Wednesday, December 11, 2013

All depends where you are along the food chain

Last week I was so exhausted from all the arrangements to relocate our foster cats, Jess and Blackie, that I had to end my post early with a "to be continued" 

Because it was such an interesting and awesome bird-watching day, I just have to carry on posting about it here. 

As I'd posted about the glorious sunrise and the sun's rays on the flock of egrets and on an ibis in a tree over the road, now I need to tell you about the return trip we made again that evening. 

While still on the road along the mine, we stopped at some shale banks surrounding deep puddles of water. I'd seen a pair of birds which I only recognized once I had them focused on my camera screen.
Immature Long-tailed Cormorant on their nest
As we drove along the road to the dam, Grant stopped so that I could photograph the trees against a dramatic backdrop of stormy skies. 
 African bush silhouetted against a dramatic sky

Just before we turned off towards to dam, I spotted a flash of blue in a flock of mousebirds.  Although the Speckled Mousebirds are plentiful, you have to look for the Blue-naped Mousebirds. Their long slender tails distinguish them from the other mousebirds; they have red-faces whereas the Speckled Mousebirds' faces are black and the bright turquoise-blue patch on the nape is a sure characteristic.
 Blue-naped Mousebird
 Once we drove onto the dam wall, I focused on the expanse of  murky water and the black skies behind it

As we sat and took in the scene, Grant looked to his right where the water had collected in a trench beyond the wall. He'd seen a scuffle in the water so I swung my camera in that direction and clicked. At first all we could see was a waterbird whose bill kept dipping under the surface of the water. 
A waterbird was tussling with something in the water as we watched

 We knew this bird was trying to secure its dinner; we just couldn't make out whether it was a fish or another water creature
 Then the bird came into view and we saw it was trying to turn a large frog around to be able to swallow it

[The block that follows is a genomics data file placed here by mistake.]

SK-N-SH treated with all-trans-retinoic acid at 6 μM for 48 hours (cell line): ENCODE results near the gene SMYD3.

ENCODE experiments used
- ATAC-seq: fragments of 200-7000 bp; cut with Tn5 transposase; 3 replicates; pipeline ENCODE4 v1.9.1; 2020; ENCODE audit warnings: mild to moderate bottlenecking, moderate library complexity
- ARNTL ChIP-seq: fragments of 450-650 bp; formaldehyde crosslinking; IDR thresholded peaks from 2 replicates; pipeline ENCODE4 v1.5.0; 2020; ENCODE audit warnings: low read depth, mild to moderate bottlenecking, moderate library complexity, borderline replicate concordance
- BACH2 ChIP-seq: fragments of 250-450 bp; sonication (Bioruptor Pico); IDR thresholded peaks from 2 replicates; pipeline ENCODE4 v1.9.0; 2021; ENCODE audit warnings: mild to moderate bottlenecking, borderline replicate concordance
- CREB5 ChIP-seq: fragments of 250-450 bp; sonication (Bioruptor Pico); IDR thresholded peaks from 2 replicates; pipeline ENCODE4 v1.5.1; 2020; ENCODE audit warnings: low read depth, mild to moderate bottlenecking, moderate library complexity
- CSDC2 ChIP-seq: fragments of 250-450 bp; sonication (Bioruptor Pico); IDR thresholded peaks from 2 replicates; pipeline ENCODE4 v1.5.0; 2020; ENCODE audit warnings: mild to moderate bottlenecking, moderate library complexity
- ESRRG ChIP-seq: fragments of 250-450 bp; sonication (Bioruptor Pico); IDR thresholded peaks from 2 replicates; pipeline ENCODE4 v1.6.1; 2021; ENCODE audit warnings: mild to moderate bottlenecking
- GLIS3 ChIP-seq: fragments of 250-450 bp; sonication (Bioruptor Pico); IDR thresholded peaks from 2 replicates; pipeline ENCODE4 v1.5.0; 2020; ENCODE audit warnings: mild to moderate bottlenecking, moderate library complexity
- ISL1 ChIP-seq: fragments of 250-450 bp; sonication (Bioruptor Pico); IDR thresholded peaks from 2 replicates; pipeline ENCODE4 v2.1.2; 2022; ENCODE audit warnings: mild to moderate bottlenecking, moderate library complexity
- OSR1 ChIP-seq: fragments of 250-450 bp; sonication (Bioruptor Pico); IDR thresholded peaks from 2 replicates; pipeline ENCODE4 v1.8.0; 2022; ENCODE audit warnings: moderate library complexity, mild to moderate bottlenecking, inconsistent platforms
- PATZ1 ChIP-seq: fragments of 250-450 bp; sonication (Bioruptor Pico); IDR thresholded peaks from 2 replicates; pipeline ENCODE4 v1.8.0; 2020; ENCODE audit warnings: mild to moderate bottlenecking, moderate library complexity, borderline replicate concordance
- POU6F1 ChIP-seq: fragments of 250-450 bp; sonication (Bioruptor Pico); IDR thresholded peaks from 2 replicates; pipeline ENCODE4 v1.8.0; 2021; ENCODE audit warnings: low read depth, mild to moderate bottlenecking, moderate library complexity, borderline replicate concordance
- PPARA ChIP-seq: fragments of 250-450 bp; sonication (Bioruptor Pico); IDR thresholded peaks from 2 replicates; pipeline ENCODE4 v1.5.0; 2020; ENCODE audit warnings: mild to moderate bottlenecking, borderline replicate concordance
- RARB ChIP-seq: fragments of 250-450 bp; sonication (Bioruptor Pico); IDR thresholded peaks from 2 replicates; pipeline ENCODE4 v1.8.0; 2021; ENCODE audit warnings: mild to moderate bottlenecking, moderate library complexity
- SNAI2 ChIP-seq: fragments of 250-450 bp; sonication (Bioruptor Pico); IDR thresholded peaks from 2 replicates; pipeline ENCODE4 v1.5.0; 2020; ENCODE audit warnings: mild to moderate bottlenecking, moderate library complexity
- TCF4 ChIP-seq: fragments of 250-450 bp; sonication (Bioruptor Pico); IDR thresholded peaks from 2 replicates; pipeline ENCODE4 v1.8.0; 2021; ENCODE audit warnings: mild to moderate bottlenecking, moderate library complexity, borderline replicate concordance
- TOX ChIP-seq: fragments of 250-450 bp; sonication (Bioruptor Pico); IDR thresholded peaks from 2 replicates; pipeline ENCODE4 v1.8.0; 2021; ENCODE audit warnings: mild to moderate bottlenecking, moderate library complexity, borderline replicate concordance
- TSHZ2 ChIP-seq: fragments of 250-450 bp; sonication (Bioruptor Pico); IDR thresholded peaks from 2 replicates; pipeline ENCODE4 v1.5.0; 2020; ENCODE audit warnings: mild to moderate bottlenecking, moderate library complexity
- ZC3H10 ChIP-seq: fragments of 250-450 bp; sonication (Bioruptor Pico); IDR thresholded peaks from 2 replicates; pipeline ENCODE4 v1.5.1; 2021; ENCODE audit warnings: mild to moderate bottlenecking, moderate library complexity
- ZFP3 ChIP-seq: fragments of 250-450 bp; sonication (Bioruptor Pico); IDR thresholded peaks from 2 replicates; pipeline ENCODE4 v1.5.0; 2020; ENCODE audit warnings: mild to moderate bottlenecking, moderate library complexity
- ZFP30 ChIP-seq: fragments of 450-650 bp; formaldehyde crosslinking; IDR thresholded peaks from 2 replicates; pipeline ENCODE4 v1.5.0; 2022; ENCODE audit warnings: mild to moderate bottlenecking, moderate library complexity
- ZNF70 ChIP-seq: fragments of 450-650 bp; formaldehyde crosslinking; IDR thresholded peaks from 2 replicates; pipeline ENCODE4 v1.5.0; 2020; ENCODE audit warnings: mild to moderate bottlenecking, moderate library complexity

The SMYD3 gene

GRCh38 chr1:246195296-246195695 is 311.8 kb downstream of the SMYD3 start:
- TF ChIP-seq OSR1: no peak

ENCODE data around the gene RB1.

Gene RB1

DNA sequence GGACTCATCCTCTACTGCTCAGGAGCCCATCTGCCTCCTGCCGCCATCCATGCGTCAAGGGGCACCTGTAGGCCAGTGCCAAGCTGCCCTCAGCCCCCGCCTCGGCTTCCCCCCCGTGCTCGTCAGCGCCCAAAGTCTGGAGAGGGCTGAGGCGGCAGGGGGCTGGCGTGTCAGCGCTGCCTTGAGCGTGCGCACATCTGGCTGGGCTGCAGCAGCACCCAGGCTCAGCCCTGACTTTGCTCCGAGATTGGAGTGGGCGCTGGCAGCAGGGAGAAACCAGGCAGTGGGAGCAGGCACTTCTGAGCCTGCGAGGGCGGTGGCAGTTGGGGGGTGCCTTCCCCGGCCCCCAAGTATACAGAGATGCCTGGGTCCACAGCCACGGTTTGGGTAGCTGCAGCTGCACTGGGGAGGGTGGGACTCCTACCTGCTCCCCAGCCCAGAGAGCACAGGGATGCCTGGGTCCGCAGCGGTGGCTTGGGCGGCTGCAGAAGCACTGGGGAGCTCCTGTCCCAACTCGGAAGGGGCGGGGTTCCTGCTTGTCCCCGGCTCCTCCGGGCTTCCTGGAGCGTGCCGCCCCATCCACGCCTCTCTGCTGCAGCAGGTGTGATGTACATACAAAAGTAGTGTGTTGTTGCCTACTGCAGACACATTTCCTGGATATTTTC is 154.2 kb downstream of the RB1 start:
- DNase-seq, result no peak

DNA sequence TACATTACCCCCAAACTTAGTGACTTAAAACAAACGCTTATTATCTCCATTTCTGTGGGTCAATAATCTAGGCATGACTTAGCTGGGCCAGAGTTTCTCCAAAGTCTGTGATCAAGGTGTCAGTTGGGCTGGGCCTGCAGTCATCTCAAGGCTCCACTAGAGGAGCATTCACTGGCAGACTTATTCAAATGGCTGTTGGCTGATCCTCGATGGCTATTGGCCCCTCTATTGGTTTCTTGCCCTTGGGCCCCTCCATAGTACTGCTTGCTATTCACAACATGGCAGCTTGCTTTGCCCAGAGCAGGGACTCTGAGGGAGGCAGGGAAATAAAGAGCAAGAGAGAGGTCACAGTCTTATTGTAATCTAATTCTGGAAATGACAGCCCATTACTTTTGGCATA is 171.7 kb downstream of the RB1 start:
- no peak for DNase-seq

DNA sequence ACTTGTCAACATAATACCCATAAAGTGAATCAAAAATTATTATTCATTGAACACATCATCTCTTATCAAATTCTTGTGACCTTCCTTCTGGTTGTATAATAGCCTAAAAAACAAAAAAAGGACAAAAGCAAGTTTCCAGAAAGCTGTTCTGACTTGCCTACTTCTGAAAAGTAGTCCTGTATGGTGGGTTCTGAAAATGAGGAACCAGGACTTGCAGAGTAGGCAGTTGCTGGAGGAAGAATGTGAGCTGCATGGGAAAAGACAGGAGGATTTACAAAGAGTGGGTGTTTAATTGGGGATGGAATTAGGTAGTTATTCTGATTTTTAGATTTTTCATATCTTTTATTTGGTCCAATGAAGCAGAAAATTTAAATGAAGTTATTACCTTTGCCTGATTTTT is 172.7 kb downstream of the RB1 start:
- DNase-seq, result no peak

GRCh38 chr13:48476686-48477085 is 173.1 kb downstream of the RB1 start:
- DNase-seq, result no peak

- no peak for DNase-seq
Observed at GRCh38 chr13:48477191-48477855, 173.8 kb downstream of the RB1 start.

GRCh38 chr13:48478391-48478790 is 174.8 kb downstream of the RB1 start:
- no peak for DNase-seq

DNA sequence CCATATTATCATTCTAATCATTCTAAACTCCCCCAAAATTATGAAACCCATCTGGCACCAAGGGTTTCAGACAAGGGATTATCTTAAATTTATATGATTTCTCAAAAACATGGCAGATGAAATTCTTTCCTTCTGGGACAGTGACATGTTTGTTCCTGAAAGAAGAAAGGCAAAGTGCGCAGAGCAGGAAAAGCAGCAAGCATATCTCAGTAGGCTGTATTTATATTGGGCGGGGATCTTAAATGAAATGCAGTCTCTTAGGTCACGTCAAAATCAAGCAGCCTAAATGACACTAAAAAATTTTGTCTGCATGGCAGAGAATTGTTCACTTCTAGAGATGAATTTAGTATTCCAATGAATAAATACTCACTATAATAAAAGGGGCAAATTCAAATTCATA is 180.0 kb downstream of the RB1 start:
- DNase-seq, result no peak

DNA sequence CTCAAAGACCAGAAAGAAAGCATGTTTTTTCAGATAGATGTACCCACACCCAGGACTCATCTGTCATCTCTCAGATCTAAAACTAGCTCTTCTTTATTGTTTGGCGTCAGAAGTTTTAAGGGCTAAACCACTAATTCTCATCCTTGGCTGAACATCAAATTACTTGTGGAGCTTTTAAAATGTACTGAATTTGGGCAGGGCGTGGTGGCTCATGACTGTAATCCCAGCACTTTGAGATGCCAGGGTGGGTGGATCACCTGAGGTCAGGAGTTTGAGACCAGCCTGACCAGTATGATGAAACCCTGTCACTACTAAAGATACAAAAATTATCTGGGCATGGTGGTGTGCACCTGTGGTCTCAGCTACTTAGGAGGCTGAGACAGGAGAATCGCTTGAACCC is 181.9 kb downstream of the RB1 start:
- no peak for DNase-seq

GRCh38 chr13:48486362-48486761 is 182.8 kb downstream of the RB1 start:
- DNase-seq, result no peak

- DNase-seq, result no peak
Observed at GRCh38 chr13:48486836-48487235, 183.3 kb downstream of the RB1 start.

It's incredible how this bird had to maneuver the frog around in it's beak without dropping it back into the water

 Once the bird had turned the frog onto its back, it had no chance of escape

 We watched as the bird swallowed the frog

 When it flew up onto a dead stump to dry its wings and rest while it digested its meal, we realized it was a Long-tailed Cormorant! 

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  1. Now i am given to wondering wether the long tailed cormorant is related to the chicks on the nest???
    Love your dramatic skies Jo, particularly the first shot with the trees. I just love those dark purplish clouds, they seem to constrict and amplify the light.

  2. Amazing to watch that cormorant eat that huge frog.

    Glad your charges are taken care of.

  3. Wonderful photos Jo! Just great the way you were able to capture the cormorant eating a frog of all things. I have never seen cormorants (or at least to my knowledge I haven't). I never forget the name of the bird though because they featured prominently in a series of books I read by Jean Auel (Earth's Children series).

  4. I want to stand up and applaude. Amazing series of photos. Wish I could get some like that. Absolutely love the one showing the whole frog with his legs waving.

  5. Wonderful shots of the cormorant having dinner! The frog looks too big for it to swallow.

  6. Jo, lovely series of photos. The sky and tree shot is beautiful. And the Blue-naped Mousebird is pretty. Awesome series on the Cormorant with the frog. All great captures, have a happy day!

  7. Wow what a fabulous sequence of photos you captured of the bird eating a huge frog. Well done. The dramatic sky made nice shots too. Glad your cat saga is over.

  8. Hi Jo How wonderful to be in the right place at the right time and get these shots. The frog is really big. it would have been great to get it on video.

  9. Oh my goodness! What a show you caught!

  10. Now that's something one doesn't get to witness often! A pair of hands would certainly come in handy, but they seem to manage quite nicely without them.

  11. WOW! Incredible Jo! Glad you were there to take the shots!

  12. Amazing capture and story here! So the bird could really get that whole huge frog down it's long neck entirely okay?? Does the desperate frog put up a good fight, once it's swallowed, does the unlucky frog slide down kicking all of the way as well?!



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